BBC Model A
Launched in 1981 to coincide with a computer literacy drive by the BBC, the Model A was the cheaper of Acorn's two machines at £299. The machine's high cost was compensated for by very impressive expansion possibilities including disc drives, a second processor and network capabilities (Econet).
Speed (MHz) 2
Ram (KB) 16
Ram expandable to (KB) 32
ROM (KB) 32
Sound 3 channels plus noise
Keyboard type Typewriter-style
Number of keys 74
Dimensions (mm) 409 x 358 x 78
Weight (g) 3700
Interfaces Cassette interface(7 pin DIN)
Composite video output(BNC)
The Acorn BBC model A was the successor of the Acorn Atom was originally known called the Acorn Proton. It was a very popular computer in the UK and was widely used in schools, but it didn't have great success elsewhere (even though it did have great features, it was too expensive).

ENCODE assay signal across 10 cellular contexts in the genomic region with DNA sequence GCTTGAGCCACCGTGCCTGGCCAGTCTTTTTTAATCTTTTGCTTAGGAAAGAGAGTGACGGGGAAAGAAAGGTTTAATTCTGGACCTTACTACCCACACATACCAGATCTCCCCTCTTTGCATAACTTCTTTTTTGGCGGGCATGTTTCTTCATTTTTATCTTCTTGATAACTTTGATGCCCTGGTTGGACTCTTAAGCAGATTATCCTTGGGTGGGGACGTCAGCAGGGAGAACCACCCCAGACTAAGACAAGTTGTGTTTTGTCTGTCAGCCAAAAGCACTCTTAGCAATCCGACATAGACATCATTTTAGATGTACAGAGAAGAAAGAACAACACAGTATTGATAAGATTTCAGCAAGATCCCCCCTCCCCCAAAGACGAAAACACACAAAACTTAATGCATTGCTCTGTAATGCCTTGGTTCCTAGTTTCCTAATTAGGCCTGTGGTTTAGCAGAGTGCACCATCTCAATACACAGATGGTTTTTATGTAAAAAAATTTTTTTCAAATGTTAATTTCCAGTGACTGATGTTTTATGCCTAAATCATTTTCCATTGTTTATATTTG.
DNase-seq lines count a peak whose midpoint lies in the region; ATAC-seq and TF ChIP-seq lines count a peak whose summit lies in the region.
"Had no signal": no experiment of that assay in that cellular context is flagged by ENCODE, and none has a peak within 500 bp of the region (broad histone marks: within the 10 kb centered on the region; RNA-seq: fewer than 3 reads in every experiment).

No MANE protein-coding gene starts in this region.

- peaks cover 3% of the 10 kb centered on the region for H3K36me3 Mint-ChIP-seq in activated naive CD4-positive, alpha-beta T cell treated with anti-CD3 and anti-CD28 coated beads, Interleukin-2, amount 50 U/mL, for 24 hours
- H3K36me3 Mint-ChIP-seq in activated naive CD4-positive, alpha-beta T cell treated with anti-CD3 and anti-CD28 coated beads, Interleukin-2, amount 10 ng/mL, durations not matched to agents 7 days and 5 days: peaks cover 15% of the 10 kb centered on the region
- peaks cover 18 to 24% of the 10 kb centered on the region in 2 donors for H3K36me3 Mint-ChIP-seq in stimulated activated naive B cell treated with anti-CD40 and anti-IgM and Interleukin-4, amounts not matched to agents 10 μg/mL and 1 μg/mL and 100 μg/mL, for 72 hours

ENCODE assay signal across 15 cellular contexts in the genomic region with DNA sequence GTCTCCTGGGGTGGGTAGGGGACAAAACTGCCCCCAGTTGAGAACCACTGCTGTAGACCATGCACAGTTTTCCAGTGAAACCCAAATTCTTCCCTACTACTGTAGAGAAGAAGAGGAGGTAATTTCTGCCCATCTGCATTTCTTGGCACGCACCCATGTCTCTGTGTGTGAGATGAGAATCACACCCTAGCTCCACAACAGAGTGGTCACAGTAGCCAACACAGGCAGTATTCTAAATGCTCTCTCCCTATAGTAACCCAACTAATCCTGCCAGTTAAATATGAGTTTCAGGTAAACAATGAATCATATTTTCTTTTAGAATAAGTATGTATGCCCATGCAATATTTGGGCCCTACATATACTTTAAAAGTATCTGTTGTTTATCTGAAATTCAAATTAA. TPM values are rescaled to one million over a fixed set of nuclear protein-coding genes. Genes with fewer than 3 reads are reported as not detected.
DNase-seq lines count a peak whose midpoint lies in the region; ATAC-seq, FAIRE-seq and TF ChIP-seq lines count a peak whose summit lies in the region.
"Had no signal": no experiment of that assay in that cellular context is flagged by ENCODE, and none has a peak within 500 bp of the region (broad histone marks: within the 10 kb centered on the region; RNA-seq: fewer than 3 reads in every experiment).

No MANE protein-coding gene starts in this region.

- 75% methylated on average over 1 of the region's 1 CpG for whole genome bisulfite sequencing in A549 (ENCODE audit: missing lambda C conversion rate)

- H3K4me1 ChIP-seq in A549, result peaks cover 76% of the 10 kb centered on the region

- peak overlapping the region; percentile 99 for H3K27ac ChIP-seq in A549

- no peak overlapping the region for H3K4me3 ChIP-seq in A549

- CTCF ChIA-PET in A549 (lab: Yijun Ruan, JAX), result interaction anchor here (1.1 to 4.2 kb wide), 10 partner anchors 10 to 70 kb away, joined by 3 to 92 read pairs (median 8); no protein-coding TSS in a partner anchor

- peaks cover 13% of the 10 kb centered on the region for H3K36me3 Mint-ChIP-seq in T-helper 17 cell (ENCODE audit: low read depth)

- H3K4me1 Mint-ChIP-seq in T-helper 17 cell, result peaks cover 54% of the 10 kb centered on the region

This computer got its name because in 1980, the BBC decided to start a computer literacy television series. The network realized that, with more powerful and increasingly inexpensive microcomputers, it would soon be possible to create them with enough computing power to offer their owners personal hands-on experience with microcomputers at an affordable price.
The BBC considered the NewBrain computer and rejected it. Acorn and Sinclair Research, along with other companies, then submitted designs, and Acorn won. The BBC Micro was then used almost universally in British schools from its birth into the 90's.
It was followed in 1982 by the Acorn BBC model B. The Model B had the same features but had 32 KB RAM (expandable to 64K). One of its most popular peripherals was the "Torch" floppy disk unit, a 5.25" floppy disk drive with a Z80 which allowed the BBC to use CP/M software. Acorn also made a cheaper version of the BBC (fewer connectors & video modes) called Acorn Electron.
Kindly donated by Chris Whytehead.
Comment on This Page
Acorn BBC Micro Model A Manuals:
Acorn BBC Micro Model A Articles:
Magazines RELATED to Acorn BBC Micro Model A in our Library
Other Systems Related To Acorn BBC Micro Model A:
This exhibit has a reference ID of CH3041. Please quote this reference ID in any communication with the Centre for Computing History.
Click on the Image(s) For Detail